The traditional concepts of the investor and investing are being swept aside as lower investing costs, easier access to capital markets and a growing awareness of the power of shareholders are attracting a more diverse group of investors and fundamentally altering the landscape for investment products.
We see this most obviously in the rise of sustainable investing, but it is also evident in the popularity of meme-stocks and cryptocurrencies.
As investors evolve, so must those who serve them and so the question becomes: how do we best help these new investors reach their goals? This is especially relevant for those of us involved in ESG investing as the Venn diagram of ESG investors and new investors has a large area of overlap.
Present or future?
A key difference between traditional investors and new investors is that the latter are using their capital to create experiences in the present rather than focusing their investments for the future. Such experiences range from the excitement of owning a volatile asset with upward price momentum to the satisfaction of owning an asset with limited availability.
However, the most relevant to ESG investing is the experience of feeling that you are making a contribution to the fight against climate change or improving society.
If you have been working with investors for a while, you may scoff at this view as we know that this preference for the near term over the long term is not new. Behavioural scientists have long explored the phenomenon of ‘present bias’ or ‘temporal myopia’ and advisers are very familiar with the challenges of encouraging clients to save. What has changed is the fact that investment has typically been regarded as a way to combat present bias rather than express it.
As investors increasingly look beyond traditional risk and return metrics as the key measure to the attractiveness of investments, the discipline of traditional investment approaches can be lost. This is a particular challenge to ESG investors as the intermingling of a client’s values and their investment objectives is integral to this form of investing.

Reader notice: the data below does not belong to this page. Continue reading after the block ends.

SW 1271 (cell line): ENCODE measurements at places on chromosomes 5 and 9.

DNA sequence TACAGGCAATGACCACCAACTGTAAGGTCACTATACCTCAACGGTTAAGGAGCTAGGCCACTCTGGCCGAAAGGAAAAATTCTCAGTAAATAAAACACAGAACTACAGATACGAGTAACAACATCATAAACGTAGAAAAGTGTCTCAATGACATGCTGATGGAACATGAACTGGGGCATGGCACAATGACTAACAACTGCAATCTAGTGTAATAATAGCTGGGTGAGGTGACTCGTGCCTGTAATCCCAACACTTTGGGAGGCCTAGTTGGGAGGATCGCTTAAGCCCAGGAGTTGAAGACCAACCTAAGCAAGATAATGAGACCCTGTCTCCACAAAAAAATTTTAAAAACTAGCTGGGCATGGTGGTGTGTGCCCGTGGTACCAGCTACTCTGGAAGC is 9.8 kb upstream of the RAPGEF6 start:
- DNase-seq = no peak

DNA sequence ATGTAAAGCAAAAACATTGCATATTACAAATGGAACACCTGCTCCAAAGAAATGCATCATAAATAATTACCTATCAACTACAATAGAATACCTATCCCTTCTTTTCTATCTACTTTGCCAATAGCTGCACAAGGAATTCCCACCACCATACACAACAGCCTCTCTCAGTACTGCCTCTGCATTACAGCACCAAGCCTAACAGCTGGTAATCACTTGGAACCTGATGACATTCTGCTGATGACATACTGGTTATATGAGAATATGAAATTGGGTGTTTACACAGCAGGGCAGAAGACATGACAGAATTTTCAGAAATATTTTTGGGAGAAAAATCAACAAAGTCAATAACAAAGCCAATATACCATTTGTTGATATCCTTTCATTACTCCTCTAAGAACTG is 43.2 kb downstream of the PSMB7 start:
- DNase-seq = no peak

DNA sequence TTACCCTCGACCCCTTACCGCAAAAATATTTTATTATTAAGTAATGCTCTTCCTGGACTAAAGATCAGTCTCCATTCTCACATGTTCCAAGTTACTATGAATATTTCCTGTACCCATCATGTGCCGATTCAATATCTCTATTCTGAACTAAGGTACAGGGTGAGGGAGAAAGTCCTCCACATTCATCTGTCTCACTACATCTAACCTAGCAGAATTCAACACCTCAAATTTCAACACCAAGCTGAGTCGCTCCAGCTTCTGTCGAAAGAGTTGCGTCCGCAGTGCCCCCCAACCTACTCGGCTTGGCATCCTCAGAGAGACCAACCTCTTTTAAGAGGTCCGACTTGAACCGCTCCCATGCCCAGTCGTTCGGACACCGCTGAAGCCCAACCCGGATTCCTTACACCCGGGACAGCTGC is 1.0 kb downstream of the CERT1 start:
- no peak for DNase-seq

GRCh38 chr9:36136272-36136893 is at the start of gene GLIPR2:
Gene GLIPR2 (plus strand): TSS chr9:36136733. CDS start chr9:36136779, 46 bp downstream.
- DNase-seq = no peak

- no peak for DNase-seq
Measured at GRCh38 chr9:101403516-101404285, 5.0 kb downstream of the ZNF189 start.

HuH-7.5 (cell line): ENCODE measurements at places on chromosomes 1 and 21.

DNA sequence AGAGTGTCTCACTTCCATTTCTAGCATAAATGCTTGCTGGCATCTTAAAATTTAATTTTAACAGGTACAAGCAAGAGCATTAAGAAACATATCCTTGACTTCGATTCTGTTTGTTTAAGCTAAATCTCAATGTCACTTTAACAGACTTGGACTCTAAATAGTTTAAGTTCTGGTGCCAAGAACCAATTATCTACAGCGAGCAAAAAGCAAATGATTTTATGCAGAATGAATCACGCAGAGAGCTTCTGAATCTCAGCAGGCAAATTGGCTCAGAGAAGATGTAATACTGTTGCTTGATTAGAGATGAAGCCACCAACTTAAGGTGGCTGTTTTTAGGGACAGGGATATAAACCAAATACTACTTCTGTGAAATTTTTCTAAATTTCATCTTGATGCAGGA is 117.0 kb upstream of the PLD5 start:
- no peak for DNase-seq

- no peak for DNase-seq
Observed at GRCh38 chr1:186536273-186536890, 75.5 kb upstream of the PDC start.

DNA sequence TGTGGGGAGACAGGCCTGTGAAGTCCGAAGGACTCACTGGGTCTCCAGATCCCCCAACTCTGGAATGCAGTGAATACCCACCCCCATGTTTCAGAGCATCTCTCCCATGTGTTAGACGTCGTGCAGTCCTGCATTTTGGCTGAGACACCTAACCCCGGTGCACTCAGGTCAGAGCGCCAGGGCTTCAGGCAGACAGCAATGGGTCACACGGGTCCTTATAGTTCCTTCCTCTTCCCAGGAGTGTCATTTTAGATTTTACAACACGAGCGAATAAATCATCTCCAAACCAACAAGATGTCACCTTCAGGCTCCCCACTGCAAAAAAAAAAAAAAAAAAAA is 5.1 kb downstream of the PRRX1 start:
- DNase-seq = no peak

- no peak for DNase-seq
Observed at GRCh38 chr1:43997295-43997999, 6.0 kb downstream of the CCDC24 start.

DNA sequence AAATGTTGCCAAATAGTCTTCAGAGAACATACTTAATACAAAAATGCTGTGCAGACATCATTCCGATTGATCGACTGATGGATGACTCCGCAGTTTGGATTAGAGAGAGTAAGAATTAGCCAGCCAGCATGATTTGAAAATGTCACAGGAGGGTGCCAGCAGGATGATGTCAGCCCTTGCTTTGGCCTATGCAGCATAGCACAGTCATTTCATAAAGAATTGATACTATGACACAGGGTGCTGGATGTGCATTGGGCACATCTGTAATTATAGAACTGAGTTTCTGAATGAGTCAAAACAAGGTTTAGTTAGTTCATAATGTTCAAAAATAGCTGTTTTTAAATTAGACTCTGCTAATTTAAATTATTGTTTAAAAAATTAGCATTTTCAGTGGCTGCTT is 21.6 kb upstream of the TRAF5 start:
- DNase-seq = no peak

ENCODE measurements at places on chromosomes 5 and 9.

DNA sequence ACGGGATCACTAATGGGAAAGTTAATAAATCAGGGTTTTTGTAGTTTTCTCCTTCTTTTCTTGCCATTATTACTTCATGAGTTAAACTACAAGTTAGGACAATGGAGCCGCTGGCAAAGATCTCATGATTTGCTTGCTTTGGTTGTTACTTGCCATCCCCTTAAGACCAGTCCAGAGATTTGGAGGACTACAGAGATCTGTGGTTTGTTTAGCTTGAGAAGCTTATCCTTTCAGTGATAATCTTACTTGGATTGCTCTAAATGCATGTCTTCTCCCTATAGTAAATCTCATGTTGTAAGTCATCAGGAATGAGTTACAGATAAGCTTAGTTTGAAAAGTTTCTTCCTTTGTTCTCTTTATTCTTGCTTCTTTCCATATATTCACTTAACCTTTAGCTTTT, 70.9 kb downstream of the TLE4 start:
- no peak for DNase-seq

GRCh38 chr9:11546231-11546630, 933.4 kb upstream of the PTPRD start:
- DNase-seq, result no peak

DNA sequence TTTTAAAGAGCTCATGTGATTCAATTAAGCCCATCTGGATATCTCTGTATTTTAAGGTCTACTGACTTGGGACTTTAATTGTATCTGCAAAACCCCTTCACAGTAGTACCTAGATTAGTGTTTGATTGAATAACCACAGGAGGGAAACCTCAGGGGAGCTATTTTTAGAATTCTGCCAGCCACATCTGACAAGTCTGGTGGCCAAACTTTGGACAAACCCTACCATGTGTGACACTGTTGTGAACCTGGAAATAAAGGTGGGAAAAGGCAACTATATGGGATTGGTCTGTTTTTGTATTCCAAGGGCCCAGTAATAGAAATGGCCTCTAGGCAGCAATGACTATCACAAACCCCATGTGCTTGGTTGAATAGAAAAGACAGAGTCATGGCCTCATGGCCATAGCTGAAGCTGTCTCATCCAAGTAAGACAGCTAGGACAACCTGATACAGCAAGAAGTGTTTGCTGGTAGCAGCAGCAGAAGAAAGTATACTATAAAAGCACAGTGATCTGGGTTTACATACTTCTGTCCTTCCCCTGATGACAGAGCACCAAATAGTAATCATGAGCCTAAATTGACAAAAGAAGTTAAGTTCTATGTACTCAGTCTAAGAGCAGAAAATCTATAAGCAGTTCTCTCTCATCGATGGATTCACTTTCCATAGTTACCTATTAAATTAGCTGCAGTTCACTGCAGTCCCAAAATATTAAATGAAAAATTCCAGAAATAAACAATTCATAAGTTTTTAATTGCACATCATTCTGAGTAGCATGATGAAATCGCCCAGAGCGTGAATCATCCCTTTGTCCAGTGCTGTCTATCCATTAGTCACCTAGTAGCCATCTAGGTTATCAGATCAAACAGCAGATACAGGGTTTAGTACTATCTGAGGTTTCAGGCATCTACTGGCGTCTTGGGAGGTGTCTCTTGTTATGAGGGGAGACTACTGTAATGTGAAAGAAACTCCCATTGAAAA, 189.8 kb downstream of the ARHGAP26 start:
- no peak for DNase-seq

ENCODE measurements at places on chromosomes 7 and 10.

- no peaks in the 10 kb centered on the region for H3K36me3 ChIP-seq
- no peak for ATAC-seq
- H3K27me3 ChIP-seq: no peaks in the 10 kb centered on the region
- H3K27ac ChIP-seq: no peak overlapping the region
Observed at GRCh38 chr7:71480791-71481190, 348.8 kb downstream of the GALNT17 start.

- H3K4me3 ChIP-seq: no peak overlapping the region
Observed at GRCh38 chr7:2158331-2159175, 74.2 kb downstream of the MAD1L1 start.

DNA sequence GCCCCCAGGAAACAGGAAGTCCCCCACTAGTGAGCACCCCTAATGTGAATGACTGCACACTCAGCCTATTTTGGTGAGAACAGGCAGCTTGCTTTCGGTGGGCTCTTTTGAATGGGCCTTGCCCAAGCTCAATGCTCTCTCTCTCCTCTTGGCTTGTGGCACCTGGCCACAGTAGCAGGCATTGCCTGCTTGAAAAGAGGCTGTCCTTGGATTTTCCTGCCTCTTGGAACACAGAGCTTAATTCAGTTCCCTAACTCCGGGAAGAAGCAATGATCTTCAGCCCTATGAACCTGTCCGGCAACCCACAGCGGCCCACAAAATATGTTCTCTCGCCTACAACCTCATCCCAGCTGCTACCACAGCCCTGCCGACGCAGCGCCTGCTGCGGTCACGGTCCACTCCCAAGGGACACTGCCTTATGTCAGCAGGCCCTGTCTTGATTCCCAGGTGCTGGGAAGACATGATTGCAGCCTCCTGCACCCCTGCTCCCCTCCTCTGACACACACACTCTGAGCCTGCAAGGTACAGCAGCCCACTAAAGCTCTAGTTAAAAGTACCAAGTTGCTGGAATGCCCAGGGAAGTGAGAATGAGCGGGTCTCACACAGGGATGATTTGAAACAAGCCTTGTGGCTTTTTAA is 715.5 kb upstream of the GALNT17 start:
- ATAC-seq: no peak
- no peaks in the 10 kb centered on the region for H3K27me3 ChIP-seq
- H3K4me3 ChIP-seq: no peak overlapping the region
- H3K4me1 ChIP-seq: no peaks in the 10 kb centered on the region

Rise of thematics
A good example of this challenge is provided by the emergence of thematic funds. Funds that contain equities relating to a specific theme rather than providing exposure to a specific part of the capital markets are not new but have become increasingly popular over the past few. From resource management to energy transition, it is easy to find thematic funds that are attractive to sustainability-oriented investors and is it unsurprising that the theme of energy transition has dominated the flows into thematic funds over the past couple of years.
While these products are naturally appealing to investors that wish to express their values through their investments, our duty as advisers and professional investors is to our clients’ future selves as well as their present selves and that the core role of an investment is to deliver attractive risk adjusted returns. We must therefore have a clear understanding of whether a thematic fund represents good investment rather than simply an attractive narrative.
Unlike traditional asset class products, thematic funds do not have recognised benchmarks with established track records. They are therefore less susceptible to traditional asset class analysis. We must, therefore, adopt a different approach while adhering to the timeless rules of investment.
Chief among these rules is the importance of valuation. We know that the price at which you buy an investment is a key determiner of the future returns. A clear assessment of the valuation of a thematic fund is therefore vital if we are to determine whether the fund has utility in the long-term as well as the present.
For example, we use two valuation approaches as the companies held in thematic funds are typically growth oriented and so it is important to understand the value of that growth potential (using the work of Frank Donaldson Brown) as well as the current value of the business (using insights from Bruce Greenwald).
We currently track 24 funds that are both aligned to the concerns of ESG investors and widely available on platforms. Using this approach we can assess thematic portfolios in absolute terms and in comparison to other products, either those with the same theme or traditional asset class groupings.
While many thematic funds remain richly priced when compared with more traditional asset class groupings, the decline in equity prices over the last year has made many funds more compelling and some (such as those focused on healthcare) appear to be attractively priced when compared with other investment options.
Consequently, investors are increasingly able to experience the pleasure of expressing their values through their portfolio while accessing investments that are well positioned to support their future. This may appear to represent a small change, but it is an important step in the evolution of the investor.